AGAINST NATURE by Rebecca Katz

The water beckoned me home.
But, I was determined, and
the city air was humid...
I am a siren, which means it’s hard not to drown men. It’s nothing personal. It’s just instinct, like a cat stalking a mouse or chattering at sparrows through a window. The water created us to live for centuries in her womb, but she was often a grave to humans, like the earth they preferred.
Yet Mother Water has been ailing. Every day there are fewer sirens and fewer virgin oceans, free of plastics that turn our homes into chemical traps. Only the furthest deeps are safe from roaring engines now. It’s a poor compromise to hide there singing to dumb animals.
So I left the ocean. I turned up naked near a port, where the sounds and smells of a human city startled me. There was traffic, metal, gasoline, a hundred unknown and pungent foods. I lay beneath a bridge for several minutes, adjusting. The water beckoned me home. But I was determined, and the city air was humid. That was promising: I would not have stayed in a desert.
I wandered into a boutique of overpriced clothing. At the time, I neither knew nor cared that it was overpriced. Humans wore clothes. I needed to pass as human. Therefore, I needed to cover myself. The cashier was a pimply young man whose eyes widened when he saw me. He didn’t mind or call the cops. I didn’t even open my mouth. The old trick—a siren’s beauty—bewitched him. I wanted to learn new skills among the humans, but not just yet. That morning, I was glad to leave the store minutes later wearing clean shorts and a too-large Canada t-shirt, on the house.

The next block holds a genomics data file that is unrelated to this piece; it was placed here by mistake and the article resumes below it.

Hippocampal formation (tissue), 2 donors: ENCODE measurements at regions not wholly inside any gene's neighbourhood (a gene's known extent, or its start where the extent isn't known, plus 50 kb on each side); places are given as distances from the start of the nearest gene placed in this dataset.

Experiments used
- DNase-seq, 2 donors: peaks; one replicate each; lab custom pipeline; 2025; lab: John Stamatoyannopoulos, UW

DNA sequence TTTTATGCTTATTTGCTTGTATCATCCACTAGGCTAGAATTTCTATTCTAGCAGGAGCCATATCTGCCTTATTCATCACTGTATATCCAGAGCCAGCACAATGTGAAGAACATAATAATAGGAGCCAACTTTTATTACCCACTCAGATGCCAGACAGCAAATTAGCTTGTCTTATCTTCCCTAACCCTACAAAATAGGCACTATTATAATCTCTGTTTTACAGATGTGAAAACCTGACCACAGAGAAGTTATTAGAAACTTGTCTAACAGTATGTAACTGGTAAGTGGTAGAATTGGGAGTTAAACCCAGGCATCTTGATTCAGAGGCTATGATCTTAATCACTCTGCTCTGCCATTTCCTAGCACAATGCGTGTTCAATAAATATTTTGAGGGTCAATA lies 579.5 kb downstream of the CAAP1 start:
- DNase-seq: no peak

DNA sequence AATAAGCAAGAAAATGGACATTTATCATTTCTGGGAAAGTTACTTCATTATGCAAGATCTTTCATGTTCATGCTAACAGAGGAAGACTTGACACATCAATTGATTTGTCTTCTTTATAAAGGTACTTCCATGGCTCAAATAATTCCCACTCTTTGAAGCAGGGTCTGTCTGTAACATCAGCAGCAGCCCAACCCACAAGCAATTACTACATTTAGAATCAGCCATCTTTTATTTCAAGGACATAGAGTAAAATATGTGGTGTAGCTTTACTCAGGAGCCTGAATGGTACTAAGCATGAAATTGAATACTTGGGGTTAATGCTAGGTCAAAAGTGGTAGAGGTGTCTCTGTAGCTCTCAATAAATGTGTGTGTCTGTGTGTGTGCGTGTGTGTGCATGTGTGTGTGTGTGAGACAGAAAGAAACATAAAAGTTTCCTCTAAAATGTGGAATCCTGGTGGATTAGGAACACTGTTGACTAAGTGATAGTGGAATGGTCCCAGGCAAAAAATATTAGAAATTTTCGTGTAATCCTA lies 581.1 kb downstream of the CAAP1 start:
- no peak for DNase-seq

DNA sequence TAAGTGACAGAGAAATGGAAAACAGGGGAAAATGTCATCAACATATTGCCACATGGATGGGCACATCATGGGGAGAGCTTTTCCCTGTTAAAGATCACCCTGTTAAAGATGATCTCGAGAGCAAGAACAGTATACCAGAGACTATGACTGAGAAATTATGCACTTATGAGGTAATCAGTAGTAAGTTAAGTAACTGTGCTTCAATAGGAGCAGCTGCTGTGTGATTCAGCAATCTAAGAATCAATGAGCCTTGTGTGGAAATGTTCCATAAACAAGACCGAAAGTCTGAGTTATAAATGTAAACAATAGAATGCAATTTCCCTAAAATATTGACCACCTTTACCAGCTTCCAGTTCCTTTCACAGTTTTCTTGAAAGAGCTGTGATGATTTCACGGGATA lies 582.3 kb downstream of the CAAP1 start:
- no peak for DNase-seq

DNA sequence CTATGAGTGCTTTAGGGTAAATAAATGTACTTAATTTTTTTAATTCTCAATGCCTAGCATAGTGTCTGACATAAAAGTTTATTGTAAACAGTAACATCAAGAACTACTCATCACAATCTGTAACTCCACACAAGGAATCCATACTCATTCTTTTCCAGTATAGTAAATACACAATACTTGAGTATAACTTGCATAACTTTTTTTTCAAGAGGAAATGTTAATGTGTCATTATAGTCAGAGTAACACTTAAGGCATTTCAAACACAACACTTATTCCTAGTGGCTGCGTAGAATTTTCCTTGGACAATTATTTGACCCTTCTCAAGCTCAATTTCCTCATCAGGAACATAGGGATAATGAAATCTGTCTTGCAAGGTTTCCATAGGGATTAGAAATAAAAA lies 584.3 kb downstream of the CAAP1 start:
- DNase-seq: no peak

Human life had its trials. I learned that one needed to pay rent, which meant working. A large pharmacy hired me. At first I was useless. I made ugly displays of toilet paper or tissues, which crashed down and made uglier messes in the aisles. I did not understand how some packages contained the same kind of item—shortbread cookies or blood-red lipsticks—yet were not the same. Who cared about the names or pictures on the boxes? We had no brands and no trademarks in the water. The cash register terrorized me. There were too many buttons to push, too many codes to remember. I dreaded the days when they put me on cash. So did the customers, who made their contempt clear. Sometimes, when I left work, I was ready either to weep or to drown the lot of them. I could have managed it, too, even in the cramped, smelly pharmacy bathroom.
But there were joys on land as well. Florence, a cheerful, round-faced student who worked at the pharmacy, was my first human friend. She helped me clean up spills and opened extra cashes when I struggled. Sometimes, I found a mindless sort of pride in doing something right—in rolling glitter onto a young girl’s eyelids, and watching her face light up when I turned the mirror toward her. (She made her mother buy two of those little bottles, which we called eye shimmer.) In learning the buttons and keystrokes on the cash, eventually soaring through transactions I had never heard of before that summer. Within a month, I started to enjoy my work. It gave me time to observe humans and to talk with Florence.
“I need to get back in shape,” she said, during one of our breaks. “You’re lucky, Ondine. You’re built like a model. Me, I need to exercise. There’s a pool in my mom’s condo. Come with me sometimes? My mom’s too old, and it’s boring alone...”
That’s how I found my swimming pool. I had avoided them in those early weeks; they made me homesick. Besides, I wanted to succeed in a new element. Now that I was succeeding, I felt a dip in the water could do no harm.